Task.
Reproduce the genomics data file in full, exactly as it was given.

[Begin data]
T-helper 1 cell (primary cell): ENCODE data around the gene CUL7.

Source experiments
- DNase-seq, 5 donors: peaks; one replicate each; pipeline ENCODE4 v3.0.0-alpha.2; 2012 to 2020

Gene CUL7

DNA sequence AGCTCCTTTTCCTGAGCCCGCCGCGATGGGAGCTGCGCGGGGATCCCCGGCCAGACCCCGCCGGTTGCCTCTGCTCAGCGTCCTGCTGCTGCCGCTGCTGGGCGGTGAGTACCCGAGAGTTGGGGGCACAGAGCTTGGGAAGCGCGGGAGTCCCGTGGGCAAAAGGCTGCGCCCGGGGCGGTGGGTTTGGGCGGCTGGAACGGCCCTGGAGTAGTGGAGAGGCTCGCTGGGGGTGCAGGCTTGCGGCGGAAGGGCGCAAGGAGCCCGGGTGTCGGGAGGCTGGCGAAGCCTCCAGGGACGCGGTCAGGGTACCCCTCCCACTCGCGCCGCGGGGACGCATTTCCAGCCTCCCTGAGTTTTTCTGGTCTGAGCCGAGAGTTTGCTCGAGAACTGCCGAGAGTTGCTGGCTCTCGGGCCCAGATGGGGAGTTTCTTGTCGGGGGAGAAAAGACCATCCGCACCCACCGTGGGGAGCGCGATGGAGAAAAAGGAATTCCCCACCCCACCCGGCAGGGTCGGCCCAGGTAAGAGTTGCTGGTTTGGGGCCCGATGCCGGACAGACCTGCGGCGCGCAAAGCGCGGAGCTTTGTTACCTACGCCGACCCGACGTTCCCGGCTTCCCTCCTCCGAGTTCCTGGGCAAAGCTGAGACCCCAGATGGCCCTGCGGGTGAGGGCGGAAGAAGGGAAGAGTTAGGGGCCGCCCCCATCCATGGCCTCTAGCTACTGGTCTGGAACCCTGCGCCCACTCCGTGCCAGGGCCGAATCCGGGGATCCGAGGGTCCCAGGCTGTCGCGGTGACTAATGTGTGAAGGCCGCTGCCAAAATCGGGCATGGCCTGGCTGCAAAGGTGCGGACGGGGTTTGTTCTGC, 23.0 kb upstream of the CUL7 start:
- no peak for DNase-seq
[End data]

T-helper 1 cell (primary cell): ENCODE data around the gene CUL7.

Source experiments
- DNase-seq, 5 donors: peaks; one replicate each; pipeline ENCODE4 v3.0.0-alpha.2; 2012 to 2020

Gene CUL7

DNA sequence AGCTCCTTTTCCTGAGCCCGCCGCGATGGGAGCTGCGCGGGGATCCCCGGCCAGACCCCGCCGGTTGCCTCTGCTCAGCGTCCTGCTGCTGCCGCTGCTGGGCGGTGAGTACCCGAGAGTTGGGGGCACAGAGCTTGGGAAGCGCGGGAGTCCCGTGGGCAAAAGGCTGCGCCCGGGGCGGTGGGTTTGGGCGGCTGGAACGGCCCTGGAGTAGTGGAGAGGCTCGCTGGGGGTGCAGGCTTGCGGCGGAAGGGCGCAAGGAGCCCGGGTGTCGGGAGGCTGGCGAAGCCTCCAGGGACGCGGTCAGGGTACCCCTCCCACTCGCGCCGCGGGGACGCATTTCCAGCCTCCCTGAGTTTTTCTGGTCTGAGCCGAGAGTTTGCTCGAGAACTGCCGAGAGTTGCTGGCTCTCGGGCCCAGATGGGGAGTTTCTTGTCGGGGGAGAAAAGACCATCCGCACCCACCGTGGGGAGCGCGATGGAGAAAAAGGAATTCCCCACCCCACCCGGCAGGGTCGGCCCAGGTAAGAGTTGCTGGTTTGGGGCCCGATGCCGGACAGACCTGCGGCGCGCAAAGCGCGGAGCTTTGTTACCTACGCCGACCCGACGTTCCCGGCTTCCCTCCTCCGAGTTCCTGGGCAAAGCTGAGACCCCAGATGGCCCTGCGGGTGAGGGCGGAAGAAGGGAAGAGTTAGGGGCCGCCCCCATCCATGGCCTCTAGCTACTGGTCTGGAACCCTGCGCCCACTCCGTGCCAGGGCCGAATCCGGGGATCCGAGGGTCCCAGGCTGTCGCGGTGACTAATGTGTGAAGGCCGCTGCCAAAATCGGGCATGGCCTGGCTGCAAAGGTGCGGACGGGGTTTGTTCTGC, 23.0 kb upstream of the CUL7 start:
- no peak for DNase-seq